Friday, February 12, 2010

The difficulties of entrepreneurship

Today, BusinessDay released an article on a start-up bakery business in Alexandra. Agrineth Shiburi, the entrepreneur, explained how difficult it was for her to raise the capital to finance her start-up business.

She said of the big banks, “They couldn’t assist me at the time. They wanted surety, which I didn’t have. They just didn’t believe it would work out. I requested R500000. They couldn’t even do R100000. They saw us as a risk. They couldn’t see the potential.”

The bakery eventually got off the ground because Shiburi "approached friends and family members to help out with parts of the funding. Her mother took out a second bond on her house in East Bank, Alexandra."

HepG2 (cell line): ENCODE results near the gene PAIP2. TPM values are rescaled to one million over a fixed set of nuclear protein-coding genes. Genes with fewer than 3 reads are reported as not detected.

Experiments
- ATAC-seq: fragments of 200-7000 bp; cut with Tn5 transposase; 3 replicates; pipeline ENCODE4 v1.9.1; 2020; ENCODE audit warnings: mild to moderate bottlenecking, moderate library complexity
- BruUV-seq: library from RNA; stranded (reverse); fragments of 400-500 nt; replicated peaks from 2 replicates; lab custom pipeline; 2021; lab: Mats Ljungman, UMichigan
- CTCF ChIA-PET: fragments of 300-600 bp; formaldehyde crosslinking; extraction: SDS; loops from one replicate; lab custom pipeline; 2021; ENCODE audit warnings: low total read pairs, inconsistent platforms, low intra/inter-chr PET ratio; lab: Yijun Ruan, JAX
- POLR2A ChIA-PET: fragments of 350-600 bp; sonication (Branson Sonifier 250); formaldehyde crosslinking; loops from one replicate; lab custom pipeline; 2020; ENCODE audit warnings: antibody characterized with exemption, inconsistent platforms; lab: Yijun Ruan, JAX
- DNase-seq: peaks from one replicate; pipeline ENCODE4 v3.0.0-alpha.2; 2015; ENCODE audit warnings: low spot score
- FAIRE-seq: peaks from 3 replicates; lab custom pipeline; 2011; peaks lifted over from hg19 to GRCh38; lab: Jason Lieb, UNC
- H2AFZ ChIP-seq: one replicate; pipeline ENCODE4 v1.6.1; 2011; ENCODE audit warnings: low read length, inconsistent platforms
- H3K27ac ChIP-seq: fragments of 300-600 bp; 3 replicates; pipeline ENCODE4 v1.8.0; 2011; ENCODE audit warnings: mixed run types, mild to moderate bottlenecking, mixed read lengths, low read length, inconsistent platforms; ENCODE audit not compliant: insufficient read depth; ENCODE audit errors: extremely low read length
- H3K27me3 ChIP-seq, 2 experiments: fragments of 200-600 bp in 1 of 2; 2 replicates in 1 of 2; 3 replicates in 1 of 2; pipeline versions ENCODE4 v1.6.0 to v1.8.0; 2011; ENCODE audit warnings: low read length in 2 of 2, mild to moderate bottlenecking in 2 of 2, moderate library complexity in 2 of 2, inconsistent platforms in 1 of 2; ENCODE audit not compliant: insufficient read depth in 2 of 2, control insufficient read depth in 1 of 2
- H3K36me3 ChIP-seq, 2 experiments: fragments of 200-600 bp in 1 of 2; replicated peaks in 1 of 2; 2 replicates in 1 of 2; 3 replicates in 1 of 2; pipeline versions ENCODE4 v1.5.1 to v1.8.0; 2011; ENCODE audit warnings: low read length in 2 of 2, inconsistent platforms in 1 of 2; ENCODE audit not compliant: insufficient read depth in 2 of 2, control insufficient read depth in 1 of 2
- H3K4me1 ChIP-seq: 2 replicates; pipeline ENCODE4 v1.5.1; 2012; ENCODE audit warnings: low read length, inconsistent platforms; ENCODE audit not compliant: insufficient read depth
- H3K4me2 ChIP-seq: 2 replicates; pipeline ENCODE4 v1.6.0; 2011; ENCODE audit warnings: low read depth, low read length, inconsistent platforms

How lucky she was. Had Shiburi's mother not been in a position to remortgage her home, her dream may never have been realised.

In South Africa, where many citizens live on government land and therefore own no property, it is no surprise that entrepreneurship is so limited. Such citizens have no collateral against which to obtain loan finance from banking institutions.

The South African Government should strive to ensure that every citizen owns land directly or is part of a family or community that owns land. If we are serious about reducing poverty and inequality our country, we should demand this from our government. *

* Note: this conclusion was rushed - see my first comment for a clarification!

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Welcome to the South Africans for Liberty (SA4L) Blog, a mouthpiece of SA4L. SA4L is an institution created by like-minded individuals from the University of Cape Town to promote the discussion of liberty in a South African context. Liberty is defined very broadly and may relate to such fields as Sociology, Politics, Law and Economics.

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